Character Development & the Law of Desire (with Rita Banerjee)

Femme fatales, gumshoe detectives, star-crossed lovers, wicked stepmothers, wise fools, empathetic anti-heroes: dynamic and archetypal characters can be key to making a good story or lyrical piece tick and pulling in the reader deeper into your creative work. In this workshop, we will discuss how dynamic and archetypal characters can help structure stories, propel narratives forwards, and how each character’s desire provides interesting ethical dilemmas and emotional spectrums to narratives and verse. We will learn about the building blocks of creating strong, unforgettable characters, discuss the connection between desire and plot, and learn how playing with persona can help liberate nonfictional stories and lyrical poems. 

Writing in the Lyric Register (with Diana Norma Szokolyai)

In this writing workshop, we will practice writing in the lyric register, expanding our writing into descriptive, poetic prose. We will look intensively at our writing, slowing down and unpacking a single moment. After examining some examples in literature, we will take to revising our own pieces to unlock the lyrical qualities in our writing. Our aim will be to pull our readers into the emotionally charged and poetic world of our narratives.

Featured Faculty:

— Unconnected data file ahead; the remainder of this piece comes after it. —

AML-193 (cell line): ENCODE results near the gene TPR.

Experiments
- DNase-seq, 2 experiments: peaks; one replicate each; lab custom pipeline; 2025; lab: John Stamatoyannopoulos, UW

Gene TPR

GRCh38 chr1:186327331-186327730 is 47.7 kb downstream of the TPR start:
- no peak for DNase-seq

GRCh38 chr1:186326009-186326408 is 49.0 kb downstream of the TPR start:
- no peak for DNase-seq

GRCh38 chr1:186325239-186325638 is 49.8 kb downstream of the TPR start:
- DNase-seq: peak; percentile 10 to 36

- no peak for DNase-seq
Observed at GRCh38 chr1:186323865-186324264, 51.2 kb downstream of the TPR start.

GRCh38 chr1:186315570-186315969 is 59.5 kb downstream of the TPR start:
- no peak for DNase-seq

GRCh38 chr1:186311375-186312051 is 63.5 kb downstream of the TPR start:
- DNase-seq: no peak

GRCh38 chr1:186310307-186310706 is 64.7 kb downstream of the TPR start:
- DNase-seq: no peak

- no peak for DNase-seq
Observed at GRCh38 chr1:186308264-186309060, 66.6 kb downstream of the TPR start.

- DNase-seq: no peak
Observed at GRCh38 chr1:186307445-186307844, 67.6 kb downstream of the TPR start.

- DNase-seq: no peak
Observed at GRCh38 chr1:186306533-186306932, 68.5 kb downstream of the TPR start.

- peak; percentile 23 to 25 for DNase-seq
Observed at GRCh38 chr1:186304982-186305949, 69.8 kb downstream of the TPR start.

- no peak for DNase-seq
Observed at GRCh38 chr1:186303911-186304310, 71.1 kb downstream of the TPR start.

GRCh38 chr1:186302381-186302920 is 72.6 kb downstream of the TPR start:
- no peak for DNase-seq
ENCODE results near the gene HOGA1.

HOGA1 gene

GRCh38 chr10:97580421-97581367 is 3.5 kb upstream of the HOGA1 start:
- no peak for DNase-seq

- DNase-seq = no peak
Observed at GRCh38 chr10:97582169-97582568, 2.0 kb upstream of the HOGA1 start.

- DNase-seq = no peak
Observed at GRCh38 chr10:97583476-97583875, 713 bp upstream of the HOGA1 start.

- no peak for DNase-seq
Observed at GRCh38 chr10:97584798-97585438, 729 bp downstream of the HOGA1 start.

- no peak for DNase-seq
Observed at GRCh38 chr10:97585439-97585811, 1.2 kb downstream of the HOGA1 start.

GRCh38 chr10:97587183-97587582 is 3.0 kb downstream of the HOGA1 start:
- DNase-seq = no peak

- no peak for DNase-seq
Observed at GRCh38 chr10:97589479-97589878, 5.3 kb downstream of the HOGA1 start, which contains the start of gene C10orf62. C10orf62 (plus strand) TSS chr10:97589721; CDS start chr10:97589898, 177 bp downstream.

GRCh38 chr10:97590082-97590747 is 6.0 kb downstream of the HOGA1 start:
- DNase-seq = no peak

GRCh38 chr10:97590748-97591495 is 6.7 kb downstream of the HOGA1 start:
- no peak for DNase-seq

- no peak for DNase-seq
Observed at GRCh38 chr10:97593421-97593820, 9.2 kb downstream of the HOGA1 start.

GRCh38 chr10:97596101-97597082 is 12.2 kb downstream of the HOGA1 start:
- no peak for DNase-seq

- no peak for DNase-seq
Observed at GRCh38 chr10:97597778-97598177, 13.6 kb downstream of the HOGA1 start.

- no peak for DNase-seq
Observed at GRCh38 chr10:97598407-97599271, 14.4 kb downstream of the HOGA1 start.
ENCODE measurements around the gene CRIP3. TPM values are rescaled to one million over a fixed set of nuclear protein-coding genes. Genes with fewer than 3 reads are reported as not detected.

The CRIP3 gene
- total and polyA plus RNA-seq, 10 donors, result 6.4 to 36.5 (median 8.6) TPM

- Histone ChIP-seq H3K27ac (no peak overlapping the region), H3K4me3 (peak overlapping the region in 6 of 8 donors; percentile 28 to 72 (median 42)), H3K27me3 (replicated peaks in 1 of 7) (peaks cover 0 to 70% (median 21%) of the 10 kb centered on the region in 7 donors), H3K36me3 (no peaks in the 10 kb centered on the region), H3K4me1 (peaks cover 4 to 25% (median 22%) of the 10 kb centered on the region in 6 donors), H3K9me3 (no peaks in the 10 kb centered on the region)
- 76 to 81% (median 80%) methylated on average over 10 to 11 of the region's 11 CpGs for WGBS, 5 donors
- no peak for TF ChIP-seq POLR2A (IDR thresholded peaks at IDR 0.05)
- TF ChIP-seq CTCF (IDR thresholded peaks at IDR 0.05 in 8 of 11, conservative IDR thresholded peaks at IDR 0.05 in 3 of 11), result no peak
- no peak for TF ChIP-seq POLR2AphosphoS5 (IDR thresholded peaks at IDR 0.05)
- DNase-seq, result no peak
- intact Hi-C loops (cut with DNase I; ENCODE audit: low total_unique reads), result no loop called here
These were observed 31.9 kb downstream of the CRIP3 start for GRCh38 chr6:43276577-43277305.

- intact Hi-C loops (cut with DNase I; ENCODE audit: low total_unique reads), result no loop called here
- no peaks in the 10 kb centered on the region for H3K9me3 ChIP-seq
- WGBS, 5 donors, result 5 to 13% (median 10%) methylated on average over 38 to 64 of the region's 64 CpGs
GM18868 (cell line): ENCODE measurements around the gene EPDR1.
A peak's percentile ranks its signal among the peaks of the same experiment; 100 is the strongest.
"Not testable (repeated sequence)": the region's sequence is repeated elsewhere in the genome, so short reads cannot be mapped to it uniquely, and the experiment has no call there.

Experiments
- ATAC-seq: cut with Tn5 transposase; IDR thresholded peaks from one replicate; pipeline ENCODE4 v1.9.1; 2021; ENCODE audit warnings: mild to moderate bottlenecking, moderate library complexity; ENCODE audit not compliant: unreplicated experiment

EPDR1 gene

dipikaDipika Guha was born in Calcutta and raised in India, Russia and the United Kingdom. She is the inaugural recipient of the Shakespeare’s Sister Playwriting Award with the Lark Play Development Center, A Room of Her Own and the Hedgebrook Women Playwrights Festival. Her plays include  The Art of Gaman (Berkeley Rep Ground Floor ’16, KILROYS LIST ’16, Relentless Award Semi-Finalist), I Enter the Valley (Theatreworks New Play Festival ’16, Southern Rep New Play Festival‘16), Mechanics of Love (Crowded Fire Theatre, Upcoming: Two by For, NYC) and Blown Youth (Wallflower Theatricals, UK). She is currently working on Yoga Play, a commission for South Coast Repertory Theatre, a translation of Merry Wives of Windsor for Oregon Shakespeare Festival’s PlayOn Project and a play for the McCarter Theatre’s Princeton Slavery Project. Most recently her work has been developed at Playwrights Horizons, Rattlestick Playwrights Theatre, Roundabout Underground, McCarter Theatre’s Sallie B. Goodman Residency, New Georges, Shotgun Players, the Sam French Off Off Broadway Short Play Festival, Southern Rep, 24 Hour Plays on Broadway and the Magic Theatre amongst others. Dipika is currently a visiting artist at the Schell Center for International Human Rights at Yale Law School and a resident playwright at the Playwrights Foundation. MFA: Yale School of Drama under Paula Vogel.  Dipika will be a Hodder Fellow in Playwrighting at Princeton University from 2017-2018.